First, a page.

Two Imaginatively Crafted Jazz Singles from Saxophonist Nick Hempton
All the hype about artists not putting out albums anymore turned out to be just that. While largescale studio productions seem to be pretty much on the way out, everybody still seems to want to document what they’ve written in some kind of controlled, offstage environment. But the jazz world has been lagging behind. Saxophonist/composer Nick Hempton is one of the few guys in that field who’ve started to put out singles, and his first two – part of a series he calls Catch and Release – are fantastic.
They’re more expansive than the jukebox jazz that guys like JD Allen and Orrin Evans have championed lately, each song exhibiting both the cinematic sensibility that Hempton often brings to his music, as well as a Dexter Gordon-like vibrato and terse, close-to-the-ground tunefulness. The initial release – streaming at Hempton’s blog – swings an acerbic samba-tinged hook up to an icepick Tadataka Unno piano solo followed by a winkingly flashy Dan Aran drum solo, Dave Baron’s bass holding the center.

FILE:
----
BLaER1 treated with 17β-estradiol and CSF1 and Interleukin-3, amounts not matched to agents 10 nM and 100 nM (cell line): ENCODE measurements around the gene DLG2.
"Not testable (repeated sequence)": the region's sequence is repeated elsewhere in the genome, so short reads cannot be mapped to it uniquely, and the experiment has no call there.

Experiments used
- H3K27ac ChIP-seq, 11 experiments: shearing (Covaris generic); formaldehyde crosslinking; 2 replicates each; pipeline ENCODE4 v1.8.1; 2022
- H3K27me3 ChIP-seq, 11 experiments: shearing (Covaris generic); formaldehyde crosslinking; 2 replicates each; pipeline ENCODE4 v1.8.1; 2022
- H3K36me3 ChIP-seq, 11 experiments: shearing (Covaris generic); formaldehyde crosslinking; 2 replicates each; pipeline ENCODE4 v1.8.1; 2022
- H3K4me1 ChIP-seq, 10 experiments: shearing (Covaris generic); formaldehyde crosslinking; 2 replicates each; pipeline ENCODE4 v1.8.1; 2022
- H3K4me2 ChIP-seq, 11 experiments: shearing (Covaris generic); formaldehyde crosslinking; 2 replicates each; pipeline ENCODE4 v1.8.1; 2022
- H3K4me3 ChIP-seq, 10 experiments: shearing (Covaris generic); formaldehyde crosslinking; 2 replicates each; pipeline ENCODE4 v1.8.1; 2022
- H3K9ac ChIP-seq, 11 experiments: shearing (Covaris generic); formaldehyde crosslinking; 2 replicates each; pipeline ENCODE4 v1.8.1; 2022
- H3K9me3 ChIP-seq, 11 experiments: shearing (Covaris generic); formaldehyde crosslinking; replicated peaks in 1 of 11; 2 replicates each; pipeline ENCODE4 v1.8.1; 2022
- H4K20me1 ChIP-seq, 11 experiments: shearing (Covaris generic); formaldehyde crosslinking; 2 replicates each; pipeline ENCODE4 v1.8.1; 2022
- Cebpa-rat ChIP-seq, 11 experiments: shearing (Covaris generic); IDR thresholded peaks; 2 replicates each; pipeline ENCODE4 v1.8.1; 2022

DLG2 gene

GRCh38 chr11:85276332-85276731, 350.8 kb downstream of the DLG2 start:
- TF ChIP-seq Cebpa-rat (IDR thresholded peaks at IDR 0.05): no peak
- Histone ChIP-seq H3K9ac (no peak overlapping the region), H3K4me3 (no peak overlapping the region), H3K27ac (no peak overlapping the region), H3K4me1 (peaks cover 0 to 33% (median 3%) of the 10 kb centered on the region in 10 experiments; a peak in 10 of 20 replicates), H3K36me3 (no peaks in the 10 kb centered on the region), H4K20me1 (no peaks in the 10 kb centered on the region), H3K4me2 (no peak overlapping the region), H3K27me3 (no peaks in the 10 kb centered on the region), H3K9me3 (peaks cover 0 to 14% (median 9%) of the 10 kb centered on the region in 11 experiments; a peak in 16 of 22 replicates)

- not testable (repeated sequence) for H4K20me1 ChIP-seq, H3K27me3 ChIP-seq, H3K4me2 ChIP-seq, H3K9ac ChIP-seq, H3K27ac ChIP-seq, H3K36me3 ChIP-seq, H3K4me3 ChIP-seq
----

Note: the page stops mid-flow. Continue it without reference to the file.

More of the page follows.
The second single, Hanging for Dear Life is a lot of fun, interpolating breezy blues and some coyly fluttery Hempton sax within all kinds of tempo and dynamic shifts and trick endings. If we’re lucky, this series will grow into a fullscale album: it’ll be fun to watch as it the track list grows. Hempton plays next with different quartet – Baron, drummer Charles Ruggiero and pianist Victor Gould – at Smalls on Sept 4 at midnight, cover is $20 and that includes a drink.